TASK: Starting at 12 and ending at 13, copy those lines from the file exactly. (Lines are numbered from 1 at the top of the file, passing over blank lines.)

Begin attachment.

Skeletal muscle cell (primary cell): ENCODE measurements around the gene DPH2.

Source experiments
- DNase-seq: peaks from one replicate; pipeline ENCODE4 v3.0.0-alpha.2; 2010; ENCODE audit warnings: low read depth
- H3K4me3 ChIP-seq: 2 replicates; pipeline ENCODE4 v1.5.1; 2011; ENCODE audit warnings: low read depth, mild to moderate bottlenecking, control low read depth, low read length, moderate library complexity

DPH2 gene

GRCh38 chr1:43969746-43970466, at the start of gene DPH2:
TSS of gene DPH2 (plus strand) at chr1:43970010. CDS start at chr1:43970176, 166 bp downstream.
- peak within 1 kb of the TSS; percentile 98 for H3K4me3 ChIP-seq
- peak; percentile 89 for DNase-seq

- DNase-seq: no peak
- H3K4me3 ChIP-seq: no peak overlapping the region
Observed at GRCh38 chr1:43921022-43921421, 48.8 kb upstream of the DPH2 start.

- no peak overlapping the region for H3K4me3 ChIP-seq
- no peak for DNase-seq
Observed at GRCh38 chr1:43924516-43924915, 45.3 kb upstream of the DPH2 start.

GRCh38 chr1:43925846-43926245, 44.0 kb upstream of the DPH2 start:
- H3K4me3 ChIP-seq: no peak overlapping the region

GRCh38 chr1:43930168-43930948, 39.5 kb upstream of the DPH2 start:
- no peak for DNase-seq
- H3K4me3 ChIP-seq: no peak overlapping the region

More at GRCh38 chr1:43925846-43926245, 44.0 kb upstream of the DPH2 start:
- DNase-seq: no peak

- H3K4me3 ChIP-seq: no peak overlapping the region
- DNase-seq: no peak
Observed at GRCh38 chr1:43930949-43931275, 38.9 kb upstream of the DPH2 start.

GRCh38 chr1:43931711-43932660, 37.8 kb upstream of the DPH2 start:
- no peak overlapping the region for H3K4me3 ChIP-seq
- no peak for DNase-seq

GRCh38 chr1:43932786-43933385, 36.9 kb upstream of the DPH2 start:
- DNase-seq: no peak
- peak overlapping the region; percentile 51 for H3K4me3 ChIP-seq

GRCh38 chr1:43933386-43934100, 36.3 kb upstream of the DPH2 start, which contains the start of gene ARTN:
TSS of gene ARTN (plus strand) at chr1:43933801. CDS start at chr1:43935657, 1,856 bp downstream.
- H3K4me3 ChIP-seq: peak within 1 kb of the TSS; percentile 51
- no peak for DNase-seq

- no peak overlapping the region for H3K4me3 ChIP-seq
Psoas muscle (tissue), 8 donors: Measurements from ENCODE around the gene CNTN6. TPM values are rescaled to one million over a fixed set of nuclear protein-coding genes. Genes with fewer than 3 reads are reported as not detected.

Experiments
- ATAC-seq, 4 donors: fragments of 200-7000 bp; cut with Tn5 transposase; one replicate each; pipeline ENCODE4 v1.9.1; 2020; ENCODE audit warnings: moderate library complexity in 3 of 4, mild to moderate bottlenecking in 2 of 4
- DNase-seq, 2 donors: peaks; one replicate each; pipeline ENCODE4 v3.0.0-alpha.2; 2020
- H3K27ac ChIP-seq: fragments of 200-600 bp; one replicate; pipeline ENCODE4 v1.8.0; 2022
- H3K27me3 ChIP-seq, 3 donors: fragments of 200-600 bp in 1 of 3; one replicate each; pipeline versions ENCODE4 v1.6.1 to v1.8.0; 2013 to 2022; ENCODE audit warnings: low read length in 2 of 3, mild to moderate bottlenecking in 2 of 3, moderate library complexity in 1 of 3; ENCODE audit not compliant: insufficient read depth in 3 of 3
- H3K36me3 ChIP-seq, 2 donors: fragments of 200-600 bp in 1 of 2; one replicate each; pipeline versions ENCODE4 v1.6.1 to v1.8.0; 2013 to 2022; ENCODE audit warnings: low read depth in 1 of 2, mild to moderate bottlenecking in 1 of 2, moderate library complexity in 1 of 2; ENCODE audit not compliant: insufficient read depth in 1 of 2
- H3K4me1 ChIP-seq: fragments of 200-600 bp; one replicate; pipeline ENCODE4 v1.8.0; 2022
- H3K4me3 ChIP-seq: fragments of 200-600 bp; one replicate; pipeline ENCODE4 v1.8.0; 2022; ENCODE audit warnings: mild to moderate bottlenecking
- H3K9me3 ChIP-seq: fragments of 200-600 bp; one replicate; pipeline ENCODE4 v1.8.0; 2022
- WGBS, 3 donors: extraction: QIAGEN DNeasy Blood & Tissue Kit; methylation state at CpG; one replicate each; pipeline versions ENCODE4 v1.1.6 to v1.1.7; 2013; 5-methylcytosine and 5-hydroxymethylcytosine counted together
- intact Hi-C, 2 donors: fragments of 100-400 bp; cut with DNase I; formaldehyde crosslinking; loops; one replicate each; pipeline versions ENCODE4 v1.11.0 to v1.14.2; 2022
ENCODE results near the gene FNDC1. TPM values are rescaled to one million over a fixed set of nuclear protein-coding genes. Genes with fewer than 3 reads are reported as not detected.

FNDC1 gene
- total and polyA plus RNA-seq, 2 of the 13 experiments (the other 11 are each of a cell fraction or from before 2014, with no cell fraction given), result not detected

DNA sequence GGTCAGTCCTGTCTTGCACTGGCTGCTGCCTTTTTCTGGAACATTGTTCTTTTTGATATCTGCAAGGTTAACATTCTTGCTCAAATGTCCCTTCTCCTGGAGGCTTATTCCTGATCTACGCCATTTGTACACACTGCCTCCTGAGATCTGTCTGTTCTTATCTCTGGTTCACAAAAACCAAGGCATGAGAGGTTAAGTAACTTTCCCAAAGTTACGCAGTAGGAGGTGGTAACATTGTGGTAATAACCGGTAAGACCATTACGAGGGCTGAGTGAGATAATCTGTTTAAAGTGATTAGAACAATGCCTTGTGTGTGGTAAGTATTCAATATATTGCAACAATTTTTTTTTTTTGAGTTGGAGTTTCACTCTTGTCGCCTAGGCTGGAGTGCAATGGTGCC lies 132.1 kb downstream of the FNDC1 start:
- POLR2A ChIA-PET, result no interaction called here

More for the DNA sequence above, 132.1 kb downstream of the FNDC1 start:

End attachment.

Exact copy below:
Observed at GRCh38 chr1:43921022-43921421, 48.8 kb upstream of the DPH2 start.

- no peak overlapping the region for H3K4me3 ChIP-seq